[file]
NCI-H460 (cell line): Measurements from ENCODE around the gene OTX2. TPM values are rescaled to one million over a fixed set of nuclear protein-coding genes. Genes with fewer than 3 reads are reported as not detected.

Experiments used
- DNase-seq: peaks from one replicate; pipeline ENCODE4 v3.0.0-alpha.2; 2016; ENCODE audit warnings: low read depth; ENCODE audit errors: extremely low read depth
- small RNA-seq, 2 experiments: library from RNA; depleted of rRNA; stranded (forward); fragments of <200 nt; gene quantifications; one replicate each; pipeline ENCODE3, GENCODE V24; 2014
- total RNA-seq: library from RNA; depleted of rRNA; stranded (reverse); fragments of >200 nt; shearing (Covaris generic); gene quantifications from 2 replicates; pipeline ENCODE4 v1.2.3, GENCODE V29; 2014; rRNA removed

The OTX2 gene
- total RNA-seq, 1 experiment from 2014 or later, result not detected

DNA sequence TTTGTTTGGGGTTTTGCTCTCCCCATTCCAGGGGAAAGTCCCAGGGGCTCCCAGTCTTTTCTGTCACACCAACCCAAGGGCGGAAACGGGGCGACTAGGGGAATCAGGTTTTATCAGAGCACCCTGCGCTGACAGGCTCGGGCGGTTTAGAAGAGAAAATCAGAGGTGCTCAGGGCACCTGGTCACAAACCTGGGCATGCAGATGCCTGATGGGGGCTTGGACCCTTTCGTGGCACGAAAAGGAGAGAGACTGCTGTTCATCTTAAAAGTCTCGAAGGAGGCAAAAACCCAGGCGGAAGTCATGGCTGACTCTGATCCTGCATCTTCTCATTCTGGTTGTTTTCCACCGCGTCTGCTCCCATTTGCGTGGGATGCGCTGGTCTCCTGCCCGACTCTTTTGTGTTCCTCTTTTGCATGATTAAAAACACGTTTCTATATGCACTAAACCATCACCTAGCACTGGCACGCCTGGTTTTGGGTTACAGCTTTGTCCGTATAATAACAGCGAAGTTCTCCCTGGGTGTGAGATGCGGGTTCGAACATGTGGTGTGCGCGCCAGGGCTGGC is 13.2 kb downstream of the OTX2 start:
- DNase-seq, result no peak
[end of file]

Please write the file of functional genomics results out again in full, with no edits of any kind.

NCI-H460 (cell line): Measurements from ENCODE around the gene OTX2. TPM values are rescaled to one million over a fixed set of nuclear protein-coding genes. Genes with fewer than 3 reads are reported as not detected.

Experiments used
- DNase-seq: peaks from one replicate; pipeline ENCODE4 v3.0.0-alpha.2; 2016; ENCODE audit warnings: low read depth; ENCODE audit errors: extremely low read depth
- small RNA-seq, 2 experiments: library from RNA; depleted of rRNA; stranded (forward); fragments of <200 nt; gene quantifications; one replicate each; pipeline ENCODE3, GENCODE V24; 2014
- total RNA-seq: library from RNA; depleted of rRNA; stranded (reverse); fragments of >200 nt; shearing (Covaris generic); gene quantifications from 2 replicates; pipeline ENCODE4 v1.2.3, GENCODE V29; 2014; rRNA removed

The OTX2 gene
- total RNA-seq, 1 experiment from 2014 or later, result not detected

DNA sequence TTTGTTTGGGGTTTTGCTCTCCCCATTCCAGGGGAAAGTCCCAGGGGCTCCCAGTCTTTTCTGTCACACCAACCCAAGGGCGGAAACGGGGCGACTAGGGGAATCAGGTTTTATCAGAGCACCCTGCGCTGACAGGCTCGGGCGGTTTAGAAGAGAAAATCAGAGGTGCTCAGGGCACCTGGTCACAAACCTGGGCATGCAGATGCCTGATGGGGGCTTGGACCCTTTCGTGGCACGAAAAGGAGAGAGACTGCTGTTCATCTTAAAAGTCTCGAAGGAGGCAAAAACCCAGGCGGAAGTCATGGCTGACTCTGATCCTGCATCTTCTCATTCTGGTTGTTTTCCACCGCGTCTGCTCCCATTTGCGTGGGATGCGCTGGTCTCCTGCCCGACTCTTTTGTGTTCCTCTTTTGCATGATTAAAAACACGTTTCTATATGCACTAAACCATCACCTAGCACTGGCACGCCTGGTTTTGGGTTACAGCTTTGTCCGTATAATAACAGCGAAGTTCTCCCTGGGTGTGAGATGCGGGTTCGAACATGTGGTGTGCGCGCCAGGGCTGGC is 13.2 kb downstream of the OTX2 start:
- DNase-seq, result no peak